Good morning from London, where another chaotic day in the Brexit process does not make us wise on how Britain will emerge from its crippling political stalemate.
Here's where we are on Friday morning …
Parliament had its big day – but said no: In an unprecedented move, British MPs took control of the order paper Government had adopted a number of directives that comment on a whole menu of alternative Brexit options.
The only problem? All eight alternatives lost. A second referendum confirming a Brexit deal won more votes than any other option, while a customs union plan came closest to the majority of voting members.
Theresa May fell on her sword ̵
Unfortunately for them – and for the competitors who had their job in mind – the DUP said a few minutes later that they would not support the plan. That would probably lower the deal, which was in limbo even if its 10 MPs voted in favor. However, May's team will hope they can change the party's opinion in the coming days.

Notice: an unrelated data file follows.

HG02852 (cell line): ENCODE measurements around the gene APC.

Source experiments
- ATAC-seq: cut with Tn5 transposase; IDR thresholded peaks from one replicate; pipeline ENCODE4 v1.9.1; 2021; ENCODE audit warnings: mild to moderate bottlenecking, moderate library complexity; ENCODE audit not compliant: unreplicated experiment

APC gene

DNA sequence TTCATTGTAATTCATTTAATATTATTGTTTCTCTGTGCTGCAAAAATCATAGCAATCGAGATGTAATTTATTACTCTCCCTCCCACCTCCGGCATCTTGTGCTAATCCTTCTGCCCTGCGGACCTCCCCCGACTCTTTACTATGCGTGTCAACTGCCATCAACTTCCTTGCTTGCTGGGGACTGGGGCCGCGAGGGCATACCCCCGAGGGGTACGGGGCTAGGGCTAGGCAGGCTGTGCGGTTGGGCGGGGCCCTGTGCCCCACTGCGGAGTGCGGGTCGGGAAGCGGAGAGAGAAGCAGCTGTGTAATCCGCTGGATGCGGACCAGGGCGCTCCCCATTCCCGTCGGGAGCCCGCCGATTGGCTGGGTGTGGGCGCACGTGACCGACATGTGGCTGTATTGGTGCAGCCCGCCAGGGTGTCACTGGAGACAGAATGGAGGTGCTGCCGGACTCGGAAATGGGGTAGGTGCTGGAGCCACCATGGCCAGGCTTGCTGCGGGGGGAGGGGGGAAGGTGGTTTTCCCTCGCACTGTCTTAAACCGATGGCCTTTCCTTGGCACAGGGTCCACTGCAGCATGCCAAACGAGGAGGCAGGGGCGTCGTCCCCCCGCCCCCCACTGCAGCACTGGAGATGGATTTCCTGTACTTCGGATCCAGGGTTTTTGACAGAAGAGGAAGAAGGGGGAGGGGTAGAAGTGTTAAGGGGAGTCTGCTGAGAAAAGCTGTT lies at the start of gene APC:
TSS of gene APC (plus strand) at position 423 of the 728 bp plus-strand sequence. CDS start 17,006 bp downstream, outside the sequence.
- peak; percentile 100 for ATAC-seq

The meaningful vote will take place tomorrow – unless this is not the case: Under the EU rules for granting a Brexit extension for Britain May this week had to hold a third vote on their deal carry out. We will find out today if this will continue tomorrow.
However, there is no guarantee that May will not re-vote because of lack of support, that she will return next week and hope that Europe will be able to fire her. [19659003 Today should be the last day of Britain as an EU member. But the delay in the process means that Thursday will be another day of political twists and turns in Westminster as the country begins to limp on its next exit date, not knowing how and when the Brexit will take place.
There is no fatigue of Brexit here, however, where you can follow all the twists and turns as they happen.